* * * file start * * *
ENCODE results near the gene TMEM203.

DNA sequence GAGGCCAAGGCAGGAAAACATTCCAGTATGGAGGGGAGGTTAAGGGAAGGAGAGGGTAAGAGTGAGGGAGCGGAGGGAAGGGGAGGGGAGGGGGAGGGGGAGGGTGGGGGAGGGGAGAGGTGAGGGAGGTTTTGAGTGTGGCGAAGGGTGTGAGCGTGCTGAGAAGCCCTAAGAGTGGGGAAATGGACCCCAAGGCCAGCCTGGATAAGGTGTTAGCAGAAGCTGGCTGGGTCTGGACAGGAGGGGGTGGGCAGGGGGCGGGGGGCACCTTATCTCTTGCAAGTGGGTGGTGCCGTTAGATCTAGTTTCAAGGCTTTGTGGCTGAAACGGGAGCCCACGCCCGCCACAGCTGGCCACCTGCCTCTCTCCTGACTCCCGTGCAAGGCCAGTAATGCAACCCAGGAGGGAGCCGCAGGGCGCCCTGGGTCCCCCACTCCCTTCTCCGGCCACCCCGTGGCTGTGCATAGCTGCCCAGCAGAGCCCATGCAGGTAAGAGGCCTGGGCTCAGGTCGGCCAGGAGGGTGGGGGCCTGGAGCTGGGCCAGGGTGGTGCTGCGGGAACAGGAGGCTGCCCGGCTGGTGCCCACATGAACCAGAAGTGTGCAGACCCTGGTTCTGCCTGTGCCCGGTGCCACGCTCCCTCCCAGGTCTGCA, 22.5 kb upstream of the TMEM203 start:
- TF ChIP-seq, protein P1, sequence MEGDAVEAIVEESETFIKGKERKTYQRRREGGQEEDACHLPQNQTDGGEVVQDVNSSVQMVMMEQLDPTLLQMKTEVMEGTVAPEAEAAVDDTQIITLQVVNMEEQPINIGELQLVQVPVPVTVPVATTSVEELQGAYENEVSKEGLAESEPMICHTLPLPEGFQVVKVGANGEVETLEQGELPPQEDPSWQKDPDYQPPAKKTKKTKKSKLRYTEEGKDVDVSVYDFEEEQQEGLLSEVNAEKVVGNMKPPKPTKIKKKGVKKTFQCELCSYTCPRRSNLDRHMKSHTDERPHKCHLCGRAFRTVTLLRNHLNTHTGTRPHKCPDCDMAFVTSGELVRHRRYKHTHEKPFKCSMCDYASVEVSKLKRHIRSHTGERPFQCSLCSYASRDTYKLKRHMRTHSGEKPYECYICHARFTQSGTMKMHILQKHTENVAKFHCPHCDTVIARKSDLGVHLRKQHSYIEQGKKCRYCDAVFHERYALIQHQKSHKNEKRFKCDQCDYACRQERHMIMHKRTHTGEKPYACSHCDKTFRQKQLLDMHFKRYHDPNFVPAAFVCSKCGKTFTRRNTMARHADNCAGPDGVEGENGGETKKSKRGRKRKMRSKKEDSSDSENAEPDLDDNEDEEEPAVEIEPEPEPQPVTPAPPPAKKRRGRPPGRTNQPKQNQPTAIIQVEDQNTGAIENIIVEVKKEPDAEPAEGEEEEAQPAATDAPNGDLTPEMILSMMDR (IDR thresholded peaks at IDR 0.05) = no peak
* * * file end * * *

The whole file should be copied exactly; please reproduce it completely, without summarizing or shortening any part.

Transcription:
ENCODE results near the gene TMEM203.

DNA sequence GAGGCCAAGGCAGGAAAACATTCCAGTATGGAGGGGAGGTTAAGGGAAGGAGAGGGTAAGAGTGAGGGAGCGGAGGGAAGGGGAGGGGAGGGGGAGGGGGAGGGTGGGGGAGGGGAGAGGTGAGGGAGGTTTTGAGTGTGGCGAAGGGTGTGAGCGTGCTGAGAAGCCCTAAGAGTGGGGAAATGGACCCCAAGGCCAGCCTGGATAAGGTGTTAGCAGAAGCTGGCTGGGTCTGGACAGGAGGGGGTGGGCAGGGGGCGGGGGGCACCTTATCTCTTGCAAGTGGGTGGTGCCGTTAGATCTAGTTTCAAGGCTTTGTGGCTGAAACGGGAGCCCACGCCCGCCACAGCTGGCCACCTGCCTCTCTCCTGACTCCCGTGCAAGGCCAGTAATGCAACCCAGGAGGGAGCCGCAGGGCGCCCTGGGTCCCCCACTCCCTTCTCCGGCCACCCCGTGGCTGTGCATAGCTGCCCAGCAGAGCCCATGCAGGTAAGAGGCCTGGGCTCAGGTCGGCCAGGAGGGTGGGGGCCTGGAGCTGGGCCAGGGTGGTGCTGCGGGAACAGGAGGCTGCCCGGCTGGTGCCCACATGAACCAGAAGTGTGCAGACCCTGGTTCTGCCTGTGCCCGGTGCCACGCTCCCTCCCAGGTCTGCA, 22.5 kb upstream of the TMEM203 start:
- TF ChIP-seq, protein P1, sequence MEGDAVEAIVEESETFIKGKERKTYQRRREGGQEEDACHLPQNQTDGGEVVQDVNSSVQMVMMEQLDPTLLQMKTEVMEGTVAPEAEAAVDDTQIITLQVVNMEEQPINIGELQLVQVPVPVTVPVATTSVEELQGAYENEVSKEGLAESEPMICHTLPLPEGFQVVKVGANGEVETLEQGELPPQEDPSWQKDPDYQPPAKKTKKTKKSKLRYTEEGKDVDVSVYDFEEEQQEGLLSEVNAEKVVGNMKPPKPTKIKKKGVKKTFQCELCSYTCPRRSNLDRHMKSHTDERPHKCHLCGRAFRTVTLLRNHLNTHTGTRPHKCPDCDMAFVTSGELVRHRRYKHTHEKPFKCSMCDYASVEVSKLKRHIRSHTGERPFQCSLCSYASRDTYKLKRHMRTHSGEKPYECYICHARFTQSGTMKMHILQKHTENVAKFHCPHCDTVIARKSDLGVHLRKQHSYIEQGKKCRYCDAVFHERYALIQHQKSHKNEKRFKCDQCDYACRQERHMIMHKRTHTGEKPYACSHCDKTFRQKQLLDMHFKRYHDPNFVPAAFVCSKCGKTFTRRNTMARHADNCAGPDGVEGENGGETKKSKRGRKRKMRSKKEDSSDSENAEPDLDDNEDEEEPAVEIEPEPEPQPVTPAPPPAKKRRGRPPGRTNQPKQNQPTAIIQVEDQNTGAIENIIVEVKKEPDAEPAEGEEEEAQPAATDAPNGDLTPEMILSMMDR (IDR thresholded peaks at IDR 0.05) = no peak